In vitro study of cell-promoting multiple-armed peptides


  • The abstract of this article was presented as an oral presentation at the 7th World Biomaterials Congress, Sydney, Australia, May 17–21, 2004.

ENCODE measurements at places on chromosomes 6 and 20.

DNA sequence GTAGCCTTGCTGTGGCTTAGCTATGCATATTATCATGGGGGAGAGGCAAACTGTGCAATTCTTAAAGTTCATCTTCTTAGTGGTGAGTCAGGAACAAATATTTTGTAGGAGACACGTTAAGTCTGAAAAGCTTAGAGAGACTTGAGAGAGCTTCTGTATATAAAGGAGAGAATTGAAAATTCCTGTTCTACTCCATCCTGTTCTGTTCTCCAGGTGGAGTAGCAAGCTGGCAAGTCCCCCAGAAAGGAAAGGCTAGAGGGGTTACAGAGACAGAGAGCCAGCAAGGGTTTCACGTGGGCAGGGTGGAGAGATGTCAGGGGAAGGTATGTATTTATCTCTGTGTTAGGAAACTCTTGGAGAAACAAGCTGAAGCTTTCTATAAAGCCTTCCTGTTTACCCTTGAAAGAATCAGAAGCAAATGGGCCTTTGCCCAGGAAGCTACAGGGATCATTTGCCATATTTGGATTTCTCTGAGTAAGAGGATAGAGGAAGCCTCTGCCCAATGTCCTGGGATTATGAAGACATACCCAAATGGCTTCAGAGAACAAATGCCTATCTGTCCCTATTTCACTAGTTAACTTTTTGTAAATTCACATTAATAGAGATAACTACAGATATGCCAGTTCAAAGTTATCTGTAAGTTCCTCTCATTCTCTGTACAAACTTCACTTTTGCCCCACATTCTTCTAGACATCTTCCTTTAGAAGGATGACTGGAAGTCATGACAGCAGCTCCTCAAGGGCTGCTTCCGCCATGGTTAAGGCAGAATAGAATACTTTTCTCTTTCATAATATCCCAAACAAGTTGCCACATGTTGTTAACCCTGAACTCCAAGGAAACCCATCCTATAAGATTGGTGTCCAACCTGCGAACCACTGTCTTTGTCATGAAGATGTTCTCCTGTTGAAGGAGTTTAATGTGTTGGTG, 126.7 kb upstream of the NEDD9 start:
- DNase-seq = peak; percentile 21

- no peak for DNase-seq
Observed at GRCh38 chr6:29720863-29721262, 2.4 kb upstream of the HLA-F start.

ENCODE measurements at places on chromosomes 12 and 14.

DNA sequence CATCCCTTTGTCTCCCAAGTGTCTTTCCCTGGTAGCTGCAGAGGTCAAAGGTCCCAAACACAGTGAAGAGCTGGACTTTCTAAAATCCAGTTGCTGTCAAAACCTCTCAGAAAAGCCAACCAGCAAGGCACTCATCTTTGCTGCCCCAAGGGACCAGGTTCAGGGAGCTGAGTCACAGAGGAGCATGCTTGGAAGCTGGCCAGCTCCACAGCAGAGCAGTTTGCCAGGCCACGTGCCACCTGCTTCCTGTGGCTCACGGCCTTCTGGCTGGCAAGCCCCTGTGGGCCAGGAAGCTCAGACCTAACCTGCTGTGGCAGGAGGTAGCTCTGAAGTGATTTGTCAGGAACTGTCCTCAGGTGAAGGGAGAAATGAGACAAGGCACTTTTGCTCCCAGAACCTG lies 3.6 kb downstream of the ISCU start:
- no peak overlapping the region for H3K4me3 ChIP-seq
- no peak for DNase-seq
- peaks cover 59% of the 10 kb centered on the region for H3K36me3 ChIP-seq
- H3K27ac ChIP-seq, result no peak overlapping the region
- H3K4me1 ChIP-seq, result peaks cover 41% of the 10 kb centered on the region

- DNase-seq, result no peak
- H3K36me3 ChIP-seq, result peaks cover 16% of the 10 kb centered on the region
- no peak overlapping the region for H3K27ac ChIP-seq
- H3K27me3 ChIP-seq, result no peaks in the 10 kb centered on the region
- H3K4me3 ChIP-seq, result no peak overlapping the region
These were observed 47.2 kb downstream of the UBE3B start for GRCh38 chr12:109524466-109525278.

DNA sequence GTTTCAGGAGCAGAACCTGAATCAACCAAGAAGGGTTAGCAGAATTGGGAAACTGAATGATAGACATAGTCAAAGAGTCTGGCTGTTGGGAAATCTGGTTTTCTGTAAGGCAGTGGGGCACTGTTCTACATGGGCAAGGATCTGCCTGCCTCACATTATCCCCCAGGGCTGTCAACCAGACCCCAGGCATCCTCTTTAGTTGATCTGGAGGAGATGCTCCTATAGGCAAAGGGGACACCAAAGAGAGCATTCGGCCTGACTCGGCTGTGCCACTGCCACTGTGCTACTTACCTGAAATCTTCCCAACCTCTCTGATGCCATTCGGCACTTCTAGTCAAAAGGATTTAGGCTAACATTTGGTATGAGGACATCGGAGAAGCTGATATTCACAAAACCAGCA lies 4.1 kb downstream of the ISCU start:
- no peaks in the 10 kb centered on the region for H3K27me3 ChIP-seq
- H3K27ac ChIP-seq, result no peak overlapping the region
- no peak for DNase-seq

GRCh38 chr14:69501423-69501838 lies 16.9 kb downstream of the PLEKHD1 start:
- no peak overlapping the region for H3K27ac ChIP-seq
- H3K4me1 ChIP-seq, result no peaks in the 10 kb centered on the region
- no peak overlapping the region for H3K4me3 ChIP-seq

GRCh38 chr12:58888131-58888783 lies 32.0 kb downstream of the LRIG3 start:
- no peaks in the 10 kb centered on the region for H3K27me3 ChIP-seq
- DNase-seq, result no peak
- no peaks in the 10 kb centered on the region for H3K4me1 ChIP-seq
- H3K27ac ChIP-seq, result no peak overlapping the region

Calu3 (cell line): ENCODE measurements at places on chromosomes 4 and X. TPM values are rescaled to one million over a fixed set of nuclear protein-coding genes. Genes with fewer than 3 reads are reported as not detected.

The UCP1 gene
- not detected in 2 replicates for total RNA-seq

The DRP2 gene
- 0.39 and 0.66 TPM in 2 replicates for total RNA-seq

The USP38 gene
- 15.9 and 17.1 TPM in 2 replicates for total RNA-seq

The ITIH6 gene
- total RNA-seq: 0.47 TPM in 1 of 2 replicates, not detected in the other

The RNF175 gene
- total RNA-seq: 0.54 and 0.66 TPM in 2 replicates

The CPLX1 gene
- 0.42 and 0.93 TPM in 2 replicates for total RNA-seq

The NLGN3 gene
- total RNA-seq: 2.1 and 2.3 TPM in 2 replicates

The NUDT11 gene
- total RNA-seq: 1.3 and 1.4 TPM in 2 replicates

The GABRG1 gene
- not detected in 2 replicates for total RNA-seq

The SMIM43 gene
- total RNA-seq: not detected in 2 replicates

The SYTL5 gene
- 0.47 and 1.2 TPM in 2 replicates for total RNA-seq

The purpose of this study was to compare the effectiveness of several linear and branch cell-binding peptides to promote cell growth in prosthetic vascular grafts. In this in vitro study, the peptides were covalently immobilized onto expanded polytetrafluoroethylene (ePTFE) vascular grafts. Cell-growth properties were studied using primary human umbilical vein endothelial cells (HUVECs) and primary human umbilical artery smooth muscle cells (HUASMCs). Linear peptides (P15 and P15′) and multiple-armed peptides (MAP4-I and MAP4-II) were covalently bonded onto ePTFE grafts by an atmospheric plasma coating method. X-ray photoelectron spectroscopy and amino acid analysis were used to analyze the surface characteristics of the peptide-coated samples. Cell adhesion, proliferation, and morphology were evaluated by culturing HUVECs and HUASMCs onto the surfaces of different samples: ePTFE control, chemically activated ePTFE, P15-coated ePTFE, and MAP4-coated ePTFE. The cell culture experiments were repeated several times to obtain statistically reliable cell-growth data. Cell-growth data were statistically analyzed by the two-way statistical analysis of variance. The study showed that multiple-armed MAP4 peptides were significantly more effective in promoting endothelial cells than the structurally similar linear P15 peptides. There were 800% more HUVECs proliferated on the MAP4-coated ePTFE samples compared with the ePTFE control. MAP4 peptides were 80% more effective for promoting HUVECs than P15 peptides. In contrast, MAP4 peptides were significantly less effective for promoting HUASMCs than HUVECs. There were only about 100% more HUASMCs proliferated on the MAP4-coated ePTFE samples compared with the ePTFE control. MAP4 and P15 peptides had similar cell-promoting characteristics for SMCs. © 2004 Wiley Periodicals, Inc. J Biomed Mater Res 71A: 134–142, 2004